Ana Avila is the Senior Editor for Coalicion por el Evangelio and a consulting scholar for Blueprint1543 leading a project on increasing science engagement in the Latin American church. She is also the creator and host of Piensa podcast and author of “Make the Most of Your Time: A Practical Guide to Honoring God with Your Day.” She is passionate about sharing her love for faith and science with others, particularly in the Spanish speaking community. Some of the topics she has written about include myths and misconceptions about faith and science, the science and joy of rest, and advice for Christians hoping to study science. She is grateful that studying the sciences as a Christian never really posed a threat to her beliefs, instead she recalls a moment where science drew her to worship: “I felt my heart rejoice in the glory of God, in his wisdom and his power through science. It was never a conflict for me. Science was a medium for me to worship God.” You can follow her work and adventures on Instagram, YouTube and Twitter.
I felt my heart rejoice in the glory of God, in his wisdom and his power through science. It was never a conflict for me. Science was a medium for me to worship God.
Kizzmekia Corbett is an immunologist who led the development of the COVID-19 Moderna vaccine when she was a Research Fellow at the National Institutes of Health. She has described this as a surreal experience: “When the COVID-19 pandemic hit, I had an opportunity that researchers dream about: to put my life’s work into practice, create an immediate impact, and save lives around the world. It was a great privilege and an even greater responsibility.” She currently works as an Assistant Professor of Immunology and Infectious Diseases at Harvard’s T.H. Chan School of Public Health and is also the Shutzer Assistant Professor at the Harvard Radcliffe Institute. Her work and contributions in science have been recognized widely for their significant societal impact. She is the co-recipient of the Golden Goose Award, she was named one of four Heroes of the Year by TIME Magazine, she has received the NAACP Key of Life Award, and most recently she was awarded the Early Career Award for Public Engagement with Science from the American Association for the Advancement of Science (AAAS). Throughout her career, Kizzmekia has also been an advocate for diversity in STEM, often sharing her own story and giving advice to help the next generation of scientists flourish. She has also openly talked about her faith as a Christian. For her, science can help us uncover “how” things work, and faith can answer the “why.” She has a B.S. in Biology from the University of Maryland Baltimore and a Ph.D. in Microbiology and Immunology at the University of North Carolina Chapel Hill. You can follow her work on Twitter and Instagram.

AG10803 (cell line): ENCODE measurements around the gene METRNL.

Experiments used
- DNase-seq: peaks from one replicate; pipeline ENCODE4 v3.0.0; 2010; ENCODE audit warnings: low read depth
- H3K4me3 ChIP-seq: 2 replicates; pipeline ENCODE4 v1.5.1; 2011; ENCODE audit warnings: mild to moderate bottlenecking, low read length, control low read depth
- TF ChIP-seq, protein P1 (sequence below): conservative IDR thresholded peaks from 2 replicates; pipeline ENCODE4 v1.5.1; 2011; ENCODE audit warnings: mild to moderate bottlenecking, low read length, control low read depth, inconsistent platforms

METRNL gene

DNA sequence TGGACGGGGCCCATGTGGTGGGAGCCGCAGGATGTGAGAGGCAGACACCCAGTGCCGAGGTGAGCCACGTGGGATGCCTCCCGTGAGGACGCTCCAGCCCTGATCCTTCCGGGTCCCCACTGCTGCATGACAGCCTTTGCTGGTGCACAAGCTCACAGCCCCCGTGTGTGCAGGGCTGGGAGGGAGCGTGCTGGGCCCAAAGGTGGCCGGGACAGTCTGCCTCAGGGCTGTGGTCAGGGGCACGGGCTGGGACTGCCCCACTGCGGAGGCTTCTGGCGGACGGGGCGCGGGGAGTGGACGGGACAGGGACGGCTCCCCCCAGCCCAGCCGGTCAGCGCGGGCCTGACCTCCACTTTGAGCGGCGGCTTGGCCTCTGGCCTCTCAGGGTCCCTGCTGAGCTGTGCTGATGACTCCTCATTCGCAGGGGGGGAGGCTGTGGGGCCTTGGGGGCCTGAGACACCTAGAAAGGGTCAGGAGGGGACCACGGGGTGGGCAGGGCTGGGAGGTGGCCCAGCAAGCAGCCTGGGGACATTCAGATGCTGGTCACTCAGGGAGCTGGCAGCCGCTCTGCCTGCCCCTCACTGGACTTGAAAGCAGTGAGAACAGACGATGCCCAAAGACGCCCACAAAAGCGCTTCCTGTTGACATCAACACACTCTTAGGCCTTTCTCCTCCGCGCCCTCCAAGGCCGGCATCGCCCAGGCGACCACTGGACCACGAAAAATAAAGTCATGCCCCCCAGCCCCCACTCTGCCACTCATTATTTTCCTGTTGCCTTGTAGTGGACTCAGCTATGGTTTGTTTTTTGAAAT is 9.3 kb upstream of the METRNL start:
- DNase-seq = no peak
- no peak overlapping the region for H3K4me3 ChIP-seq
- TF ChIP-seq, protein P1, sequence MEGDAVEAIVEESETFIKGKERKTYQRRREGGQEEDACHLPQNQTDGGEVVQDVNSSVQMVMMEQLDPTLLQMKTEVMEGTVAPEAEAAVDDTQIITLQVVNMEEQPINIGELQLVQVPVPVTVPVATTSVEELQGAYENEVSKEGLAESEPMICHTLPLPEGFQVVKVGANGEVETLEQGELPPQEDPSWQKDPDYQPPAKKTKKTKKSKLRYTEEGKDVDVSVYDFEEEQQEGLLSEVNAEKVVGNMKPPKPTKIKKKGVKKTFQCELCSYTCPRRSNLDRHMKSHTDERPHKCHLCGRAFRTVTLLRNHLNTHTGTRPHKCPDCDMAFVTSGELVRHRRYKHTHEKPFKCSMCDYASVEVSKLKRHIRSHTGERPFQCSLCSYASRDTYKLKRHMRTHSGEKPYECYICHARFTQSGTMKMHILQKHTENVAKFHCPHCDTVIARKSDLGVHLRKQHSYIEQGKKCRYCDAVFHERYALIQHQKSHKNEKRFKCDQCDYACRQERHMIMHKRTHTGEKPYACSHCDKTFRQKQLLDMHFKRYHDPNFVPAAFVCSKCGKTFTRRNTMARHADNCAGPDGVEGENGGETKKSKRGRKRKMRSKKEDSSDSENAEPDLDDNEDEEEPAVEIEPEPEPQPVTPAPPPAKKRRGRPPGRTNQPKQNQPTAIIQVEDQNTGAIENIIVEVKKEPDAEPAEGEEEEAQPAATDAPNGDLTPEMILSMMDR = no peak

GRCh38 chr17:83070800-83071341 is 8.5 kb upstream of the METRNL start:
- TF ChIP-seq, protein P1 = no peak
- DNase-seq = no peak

When the COVID-19 pandemic hit, I had an opportunity that researchers dream about: to put my life’s work into practice, create an immediate impact, and save lives around the world. It was a great privilege and an even greater responsibility.
Ruth Bancewicz is the Church Engagement Director at The Faraday Institute for Science and Religion, a UK based interdisciplinary research center that works to improve public understanding of faith and science. In her role at Faraday, she has led the development of science resources for churches, such as “Test of Faith,” a collection of introductory resources, including a book, course, and documentary to spark important conversations on faith and science. She is also the author of two books “God in the Lab: How Science Enhances Faith” and “Wonders of the Living World: Curiosity, Awe and the Meaning of Life” and has contributed chapters to books including “Science and Faith: Student Questions Explored.” She has written numerous articles and blogs exploring themes of awe and wonder in developmental biology, embryology, and beauty in science. In a BioLogos article Ruth writes that, “Science has the power to expand our horizons and help us to see how great God is.” She has a B.S. in Genetics from the University of Aberdeen and a Ph.D. in Genetics from the University of Edinburgh. You can follow her work on the Faraday website.
Science has the power to expand our horizons and helps us to see how great God is…Our response to what we see in the world is rational, emotional and active: worship as well as systematic theology.
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About the author